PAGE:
Hacking with WordPress

A lot of developers make their start with WordPress, hacking things together with PHP, CSS and JavaScript, and are very excited to move on to other software stacks. I’ve gone the long way around, spent a smattering of time with .NET and Umbraco, and the last couple of years writing Python, primarily working in Flask, with some Django for the main website at work.

WordPress is incredibly difficult to ignore, and I’ve found myself looking over the fence fondly for the past couple of years at all the marvelous work going on in the WP community. Progress on the Medium-style Gutenberg editor has been exciting to watch, and I eventually realised that I’d spent so much time watching from afar, and nowhere near enough time jumping in and having a play with all the toys.

I started listening to Shop Talk Show last week, the front end design & development podcast with Dave Rupert and Chris Coyier. After listening to their episode with Tammie Lister and Matias Ventura from Automattic talking about progress on the Gutenberg editor, I decided to finally take Gutenberg for a spin on a public-facing website, outside of my endless testing environments. I’ve really fallen for the Shop Talk Show mantra of “just build websites” and not overthinking things.

Last year I made a first pass of spinning up a WordPress site for this blog, and fell down a rabbit hole of using Bedrock and Trellis, the very clever opinionated approaches for deploying WP sites using Composer, and Ansible for server configuration. At the surface, this sounded like a great way to modernise the WordPress stack, and turn it into something with a more structured DevOps approach. But I never really got a handle on using it.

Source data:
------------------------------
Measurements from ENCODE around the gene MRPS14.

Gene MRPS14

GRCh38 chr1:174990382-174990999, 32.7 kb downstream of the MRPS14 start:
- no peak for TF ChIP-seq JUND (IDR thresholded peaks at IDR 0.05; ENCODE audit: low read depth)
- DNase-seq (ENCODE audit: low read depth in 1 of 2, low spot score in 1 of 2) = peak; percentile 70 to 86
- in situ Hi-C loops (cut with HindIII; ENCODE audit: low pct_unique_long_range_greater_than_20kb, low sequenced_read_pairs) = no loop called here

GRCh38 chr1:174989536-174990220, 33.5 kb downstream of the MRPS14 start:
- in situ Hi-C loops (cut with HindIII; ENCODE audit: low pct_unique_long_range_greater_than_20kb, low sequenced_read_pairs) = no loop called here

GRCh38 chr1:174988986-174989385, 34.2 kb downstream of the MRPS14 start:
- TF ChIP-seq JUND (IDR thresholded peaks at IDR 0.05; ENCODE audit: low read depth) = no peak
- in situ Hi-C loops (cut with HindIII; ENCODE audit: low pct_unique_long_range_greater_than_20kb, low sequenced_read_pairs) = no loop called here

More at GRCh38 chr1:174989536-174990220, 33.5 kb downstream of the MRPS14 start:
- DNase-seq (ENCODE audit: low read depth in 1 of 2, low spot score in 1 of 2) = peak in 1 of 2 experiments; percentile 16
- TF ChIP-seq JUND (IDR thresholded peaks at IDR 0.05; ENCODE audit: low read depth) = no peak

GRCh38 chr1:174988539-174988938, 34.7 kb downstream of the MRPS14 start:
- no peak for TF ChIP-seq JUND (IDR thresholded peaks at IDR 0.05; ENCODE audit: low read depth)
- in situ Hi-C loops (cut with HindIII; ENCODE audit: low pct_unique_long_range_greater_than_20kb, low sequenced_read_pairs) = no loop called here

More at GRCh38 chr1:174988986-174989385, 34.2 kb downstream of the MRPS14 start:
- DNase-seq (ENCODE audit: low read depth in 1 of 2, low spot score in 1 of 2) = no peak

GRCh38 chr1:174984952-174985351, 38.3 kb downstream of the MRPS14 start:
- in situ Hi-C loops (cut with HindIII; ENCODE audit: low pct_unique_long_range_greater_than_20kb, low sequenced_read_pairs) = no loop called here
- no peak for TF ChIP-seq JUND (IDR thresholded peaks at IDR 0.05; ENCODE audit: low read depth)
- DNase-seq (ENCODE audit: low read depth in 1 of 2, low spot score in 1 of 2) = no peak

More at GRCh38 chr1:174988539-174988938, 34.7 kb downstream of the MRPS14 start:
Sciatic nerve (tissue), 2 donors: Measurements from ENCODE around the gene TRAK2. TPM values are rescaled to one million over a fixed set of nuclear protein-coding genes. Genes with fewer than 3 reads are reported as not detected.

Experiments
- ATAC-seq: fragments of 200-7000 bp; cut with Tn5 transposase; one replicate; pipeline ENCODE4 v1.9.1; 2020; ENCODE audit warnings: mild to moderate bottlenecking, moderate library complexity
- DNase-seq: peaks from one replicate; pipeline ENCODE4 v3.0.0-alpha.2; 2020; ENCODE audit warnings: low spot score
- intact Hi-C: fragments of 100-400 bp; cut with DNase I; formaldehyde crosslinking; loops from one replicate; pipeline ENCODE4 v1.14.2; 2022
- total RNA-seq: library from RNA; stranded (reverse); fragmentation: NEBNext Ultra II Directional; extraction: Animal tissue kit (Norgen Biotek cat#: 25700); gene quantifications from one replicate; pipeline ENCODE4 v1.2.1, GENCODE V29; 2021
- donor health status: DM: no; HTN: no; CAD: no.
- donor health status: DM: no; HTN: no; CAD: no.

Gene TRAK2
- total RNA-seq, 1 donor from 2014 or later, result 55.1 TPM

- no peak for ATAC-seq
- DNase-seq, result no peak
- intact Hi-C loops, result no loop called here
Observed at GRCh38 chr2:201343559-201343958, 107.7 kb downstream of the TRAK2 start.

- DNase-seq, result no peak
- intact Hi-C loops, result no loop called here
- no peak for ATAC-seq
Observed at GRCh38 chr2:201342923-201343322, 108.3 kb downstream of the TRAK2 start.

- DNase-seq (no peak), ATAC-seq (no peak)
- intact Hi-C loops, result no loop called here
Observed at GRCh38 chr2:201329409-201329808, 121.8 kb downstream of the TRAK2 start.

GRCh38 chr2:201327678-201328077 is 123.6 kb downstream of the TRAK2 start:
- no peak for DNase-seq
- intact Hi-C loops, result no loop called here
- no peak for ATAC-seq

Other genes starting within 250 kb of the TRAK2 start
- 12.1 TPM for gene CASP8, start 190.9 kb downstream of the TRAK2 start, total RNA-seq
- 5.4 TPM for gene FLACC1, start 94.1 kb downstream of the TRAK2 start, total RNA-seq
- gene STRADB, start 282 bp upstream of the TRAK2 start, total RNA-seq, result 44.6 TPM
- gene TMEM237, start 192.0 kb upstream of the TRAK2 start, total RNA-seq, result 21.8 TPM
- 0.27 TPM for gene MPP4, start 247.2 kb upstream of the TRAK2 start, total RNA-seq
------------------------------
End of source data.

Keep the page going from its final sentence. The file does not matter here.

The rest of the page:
The thing is, when you work full-time as a developer, the last thing you really want to be doing in your spare time is mess around with DevOps workflows. It’s way more fun to spend time making things.

Tonight I spent an hour with the Digital Ocean docs, spun up a 1-click WordPress install, added Lets Encrypt for SSL, popped my theme I’d been working on last year into its own Github repo, logged into the server via SSH, and cloned the Git repo into the wp-content/themes directory. ‘Deploying’ updates to the theme will be a matter of SSHing in to the server and running git pull. Sure, there are heaps of ways to ‘improve’ this, but for hobby projects, there’s a fine-line between automating something to make it easier, and automating something so that you’re spending all your time fixing the automation. And even when something is working smoothly, I hate the nagging feeling that you don’t quite understand the build pipeline, and if something were to go wrong, you wouldn’t know how to fix it.

So here we are, a simple WordPress site, no Docker, no fancy build tools, just a one-click install from Digital Ocean, and I’m editing this on the Gutenberg beta plugin. There’s apparently been quite a bit of controversy in the WordPress community over the new editor (which makes sense, there are millions of WordPress users and it’s a big change!) But for an outsider, the editor feels so fresh and fun to write in, and it’s made me excited again to spend a bit of time hacking on a personal site.